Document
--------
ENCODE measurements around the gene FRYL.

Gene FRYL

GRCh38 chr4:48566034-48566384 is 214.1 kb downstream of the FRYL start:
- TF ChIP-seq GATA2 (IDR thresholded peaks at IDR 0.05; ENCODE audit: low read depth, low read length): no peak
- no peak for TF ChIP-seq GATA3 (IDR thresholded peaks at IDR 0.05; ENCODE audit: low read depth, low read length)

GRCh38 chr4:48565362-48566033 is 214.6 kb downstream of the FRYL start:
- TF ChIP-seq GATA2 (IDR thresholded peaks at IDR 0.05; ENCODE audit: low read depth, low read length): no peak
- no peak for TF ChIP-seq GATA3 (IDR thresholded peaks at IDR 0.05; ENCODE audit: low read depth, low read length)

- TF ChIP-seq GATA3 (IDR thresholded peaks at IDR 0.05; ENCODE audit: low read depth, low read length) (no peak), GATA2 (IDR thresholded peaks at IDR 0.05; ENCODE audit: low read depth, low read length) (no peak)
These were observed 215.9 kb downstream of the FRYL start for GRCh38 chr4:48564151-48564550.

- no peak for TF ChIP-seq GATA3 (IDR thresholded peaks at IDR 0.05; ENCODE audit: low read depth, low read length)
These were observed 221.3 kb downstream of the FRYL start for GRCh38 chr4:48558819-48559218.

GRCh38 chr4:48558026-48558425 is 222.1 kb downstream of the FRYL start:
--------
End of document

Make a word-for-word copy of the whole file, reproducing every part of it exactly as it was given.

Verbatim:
ENCODE measurements around the gene FRYL.

Gene FRYL

GRCh38 chr4:48566034-48566384 is 214.1 kb downstream of the FRYL start:
- TF ChIP-seq GATA2 (IDR thresholded peaks at IDR 0.05; ENCODE audit: low read depth, low read length): no peak
- no peak for TF ChIP-seq GATA3 (IDR thresholded peaks at IDR 0.05; ENCODE audit: low read depth, low read length)

GRCh38 chr4:48565362-48566033 is 214.6 kb downstream of the FRYL start:
- TF ChIP-seq GATA2 (IDR thresholded peaks at IDR 0.05; ENCODE audit: low read depth, low read length): no peak
- no peak for TF ChIP-seq GATA3 (IDR thresholded peaks at IDR 0.05; ENCODE audit: low read depth, low read length)

- TF ChIP-seq GATA3 (IDR thresholded peaks at IDR 0.05; ENCODE audit: low read depth, low read length) (no peak), GATA2 (IDR thresholded peaks at IDR 0.05; ENCODE audit: low read depth, low read length) (no peak)
These were observed 215.9 kb downstream of the FRYL start for GRCh38 chr4:48564151-48564550.

- no peak for TF ChIP-seq GATA3 (IDR thresholded peaks at IDR 0.05; ENCODE audit: low read depth, low read length)
These were observed 221.3 kb downstream of the FRYL start for GRCh38 chr4:48558819-48559218.

GRCh38 chr4:48558026-48558425 is 222.1 kb downstream of the FRYL start: